- 3 good-quality sausage (200g) meat squeezed from the skins (we used free-range British Cumberland)
- 250g pack or 8 rashers good-quality dry-cure back bacon, roughly chopped
- 300g ham (leftover from a joint is perfect), half chopped into 1cm pieces, the rest roughly chopped
- 1 tsp ground mace
- 1 tsp ground pepper
Sometimes called bell peppers or capsicums, these sweet, mild peppers come in variety of colours…
- ½ small pack curly parsley, finely chopped
- 400g pack mini chicken fillet
- 18 soft dried apricot
- 3 gelatine leaf
- 1 chicken stock cube
For the pastry
- 450g plain flour, plus extra for dusting
- 100g lard, plus extra for greasing
- 4 tbsp milk
One of the most widely used ingredients, milk is often referred to as a complete food. While cow…
- 1 egg, beaten
The ultimate convenience food, eggs are powerhouses of nutrition, packed with protein and a…
You will need
- 450g metal loaf tin
- rolling pin
- metal piping nozzle
- pastry brush
- baking parchment
- small funnel (optional)
Make the pork filling. Put the sausagemeat, bacon and roughly chopped ham into a food processor with the mace, pepper and a small amount of salt. Pulse until it is all coarsely chopped. Stir in the pieces of ham and the parsley.
To make the pastry, tip the flour into a bowl with 2 tsp salt. Put the lard and milk in a pan with 150ml water, then heat gently until the lard has melted, but don’t let it boil. Pour the hot liquid into the flour mixture, while beating with a wooden spoon.
Use your hands to knead until the dough comes together smoothly. Use a little more lard to grease the loaf tin, then line it with a long strip of baking parchment that comes well over the edge of the tin at each end – this will help you to lift out the pie. Dust inside the tin with the finest dusting of flour, too.
Dust your surface with flour. Wrap a third of the dough in cling film, then a tea towel (see tip, below), then roll out the rest to roughly 1.5cm thick. Roll the pastry over the rolling pin to help you lift over and into the tin. Use your hands to mould the pastry into the tin, pressing it firmly into the corners and easing it neatly up the sides to give an even thickness and overhang all the way around.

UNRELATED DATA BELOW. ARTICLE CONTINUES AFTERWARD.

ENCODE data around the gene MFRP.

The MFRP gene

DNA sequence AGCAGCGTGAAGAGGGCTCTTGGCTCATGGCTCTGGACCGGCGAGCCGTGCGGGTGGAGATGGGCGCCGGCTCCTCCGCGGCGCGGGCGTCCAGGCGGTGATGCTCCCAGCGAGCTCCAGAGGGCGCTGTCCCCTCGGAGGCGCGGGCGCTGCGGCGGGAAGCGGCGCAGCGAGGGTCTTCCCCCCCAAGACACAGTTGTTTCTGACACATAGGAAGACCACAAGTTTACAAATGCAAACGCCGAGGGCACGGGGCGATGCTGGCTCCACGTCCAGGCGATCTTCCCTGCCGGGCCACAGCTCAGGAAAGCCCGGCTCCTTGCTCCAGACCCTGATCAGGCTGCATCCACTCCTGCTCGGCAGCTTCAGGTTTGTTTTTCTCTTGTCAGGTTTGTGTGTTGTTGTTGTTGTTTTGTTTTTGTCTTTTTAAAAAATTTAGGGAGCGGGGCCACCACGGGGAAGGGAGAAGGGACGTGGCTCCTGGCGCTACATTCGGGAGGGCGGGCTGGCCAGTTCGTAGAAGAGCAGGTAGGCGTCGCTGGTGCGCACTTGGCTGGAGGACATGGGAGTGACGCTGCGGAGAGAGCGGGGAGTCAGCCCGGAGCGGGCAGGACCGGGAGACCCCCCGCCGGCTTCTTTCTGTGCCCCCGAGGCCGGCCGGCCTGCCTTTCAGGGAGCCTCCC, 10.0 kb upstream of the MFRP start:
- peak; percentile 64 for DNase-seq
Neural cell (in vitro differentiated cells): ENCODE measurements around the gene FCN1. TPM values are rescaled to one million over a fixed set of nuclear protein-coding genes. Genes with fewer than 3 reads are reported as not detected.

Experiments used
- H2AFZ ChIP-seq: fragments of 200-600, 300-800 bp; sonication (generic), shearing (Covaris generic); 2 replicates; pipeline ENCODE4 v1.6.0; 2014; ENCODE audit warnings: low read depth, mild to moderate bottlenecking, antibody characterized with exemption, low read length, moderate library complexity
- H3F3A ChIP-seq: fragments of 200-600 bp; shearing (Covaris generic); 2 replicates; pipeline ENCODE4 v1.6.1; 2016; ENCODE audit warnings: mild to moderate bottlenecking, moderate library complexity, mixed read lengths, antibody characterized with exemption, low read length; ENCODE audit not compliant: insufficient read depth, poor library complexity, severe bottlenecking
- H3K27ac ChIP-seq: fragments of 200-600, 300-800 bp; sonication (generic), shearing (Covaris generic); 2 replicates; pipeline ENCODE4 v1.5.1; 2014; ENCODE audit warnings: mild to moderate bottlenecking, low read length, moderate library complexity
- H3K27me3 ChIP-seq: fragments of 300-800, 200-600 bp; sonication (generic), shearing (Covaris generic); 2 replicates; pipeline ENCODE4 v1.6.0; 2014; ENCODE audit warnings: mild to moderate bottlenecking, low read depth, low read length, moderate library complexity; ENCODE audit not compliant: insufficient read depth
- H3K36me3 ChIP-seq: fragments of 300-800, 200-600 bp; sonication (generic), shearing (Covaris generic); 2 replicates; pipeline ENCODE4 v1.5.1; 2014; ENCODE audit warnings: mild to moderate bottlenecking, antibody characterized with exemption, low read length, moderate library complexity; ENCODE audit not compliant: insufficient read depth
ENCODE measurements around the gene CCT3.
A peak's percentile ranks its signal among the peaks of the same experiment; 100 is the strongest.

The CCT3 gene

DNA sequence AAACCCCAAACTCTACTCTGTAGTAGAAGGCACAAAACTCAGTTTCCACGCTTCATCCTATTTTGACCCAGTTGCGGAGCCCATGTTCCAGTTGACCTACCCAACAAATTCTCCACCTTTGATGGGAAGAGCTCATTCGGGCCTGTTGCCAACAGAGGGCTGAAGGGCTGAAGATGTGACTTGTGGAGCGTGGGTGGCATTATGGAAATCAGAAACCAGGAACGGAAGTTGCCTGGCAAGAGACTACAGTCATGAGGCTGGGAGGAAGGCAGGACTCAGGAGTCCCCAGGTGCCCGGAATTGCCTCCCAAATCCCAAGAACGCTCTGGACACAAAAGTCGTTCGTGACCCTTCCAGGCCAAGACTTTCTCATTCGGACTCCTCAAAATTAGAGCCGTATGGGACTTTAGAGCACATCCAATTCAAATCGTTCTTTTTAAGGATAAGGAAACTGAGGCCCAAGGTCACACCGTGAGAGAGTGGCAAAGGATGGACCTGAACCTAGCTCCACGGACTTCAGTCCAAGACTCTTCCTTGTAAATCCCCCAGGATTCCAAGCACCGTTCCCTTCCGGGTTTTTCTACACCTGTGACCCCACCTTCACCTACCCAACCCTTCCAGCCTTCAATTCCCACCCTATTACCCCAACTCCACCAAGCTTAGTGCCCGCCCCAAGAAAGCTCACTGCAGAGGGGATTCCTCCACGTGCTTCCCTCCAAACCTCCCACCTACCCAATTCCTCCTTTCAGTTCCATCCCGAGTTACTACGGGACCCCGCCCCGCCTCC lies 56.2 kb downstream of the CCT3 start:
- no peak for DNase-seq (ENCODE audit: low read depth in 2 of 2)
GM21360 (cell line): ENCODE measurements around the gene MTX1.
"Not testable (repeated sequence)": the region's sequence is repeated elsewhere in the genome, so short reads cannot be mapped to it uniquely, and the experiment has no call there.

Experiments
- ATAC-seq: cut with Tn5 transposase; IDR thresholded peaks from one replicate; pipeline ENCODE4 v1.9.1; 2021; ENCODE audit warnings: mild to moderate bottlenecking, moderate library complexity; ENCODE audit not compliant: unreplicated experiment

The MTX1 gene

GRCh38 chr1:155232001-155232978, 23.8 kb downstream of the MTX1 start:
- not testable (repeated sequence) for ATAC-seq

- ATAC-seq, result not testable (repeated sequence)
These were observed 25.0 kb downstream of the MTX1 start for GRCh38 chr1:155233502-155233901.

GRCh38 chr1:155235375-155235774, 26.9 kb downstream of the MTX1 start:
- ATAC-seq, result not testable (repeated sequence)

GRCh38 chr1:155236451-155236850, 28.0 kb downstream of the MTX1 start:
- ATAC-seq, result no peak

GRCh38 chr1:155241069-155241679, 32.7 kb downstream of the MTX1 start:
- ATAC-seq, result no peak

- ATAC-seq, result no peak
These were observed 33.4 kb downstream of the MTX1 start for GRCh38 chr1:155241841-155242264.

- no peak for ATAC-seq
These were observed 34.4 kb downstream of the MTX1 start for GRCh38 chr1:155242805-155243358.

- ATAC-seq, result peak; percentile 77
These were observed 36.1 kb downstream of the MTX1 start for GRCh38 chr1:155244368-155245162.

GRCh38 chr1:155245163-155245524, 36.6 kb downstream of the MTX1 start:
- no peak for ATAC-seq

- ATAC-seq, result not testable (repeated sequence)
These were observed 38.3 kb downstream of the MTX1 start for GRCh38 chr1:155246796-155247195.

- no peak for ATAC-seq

Start layering up the pie with roughly a quarter of the pork filling, pressing into a firmly packed, even layer at the bottom. Top with just over half of the chicken fillets – you can cut them to fit if you need to. Sandwich them together like a jigsaw puzzle, so that wherever you eventually slice into the finished pie, you get a perfect stripe of each different layer.
Follow the chicken strips with a second quarter of the pork. Again, try to press into a well-packed, even layer without disturbing the pastry too much. Now put in the apricots. Fit them in snugly, to once again create an even layer with no visible gaps.
Top the apricots with just over half the remaining pork mixture – this will probably take you over the top of the tin. Add the final layer of chicken fillets down the middle, starting to round the filling toward the centre. Finally, pile on the remaining pork and mould with your hands into a neat, firm dome.
Heat oven to 200C/180C fan/gas 6. Roll out the remaining pastry on a floured surface to a little bigger than the top of the pie. Brush some egg over the overhanging pastry edges on the pie, then lift on your pastry lid.
Use your hands to smooth over the top, pressing out any air, then press the edges well to seal. Using a small, sharp knife, and holding the whole tin in your hand so you can rotate it, cut away the excess pastry neatly by running your knife along the edge of the tin.
Crimp the edge of your pastry by using your index finger to create a ‘divot’, while pinching around it with two fingers from your other hand. Work all the way around the edges – this looks pretty, but also helps to seal the edges even more.
Finally, make a small hole in the centre of the pie and insert a metal piping nozzle into it. Brush the top all over with more beaten egg, then bake in a shallow roasting tin for 30 mins, before lowering the temperature to 180C/160C fan/gas 4 and cooking for another hour. Leave to cool (see tip, below), then use the paper to help lift out the pie – although once cool, you should be able to tip it out upside down onto your hand.
Soften the gelatine leaves in some cold water and pour 500ml boiling water over the stock cube to make stock. Squeeze the excess water from the leaves and stir into the stock to dissolve. Cool to room temperature, then sit a small funnel into your nozzle (unless you have a steady hand) and gradually pour in a little at a time into your pie until no more will go in. Remove the nozzle and chill for at least 4 hrs, or overnight.
The pastry is most malleable when still warm – so, along with wrapping in cling film to stop it drying out, I also over-wrap in a tea towel to keep the heat in.
The perfect finish
If the sides of the loaf are a little pale after cooking, cooling and removing from the tin, heat oven to 200C/180C fan/gas 6, brush the sides with some egg yolk and bake for another 15-30 mins before cooling again.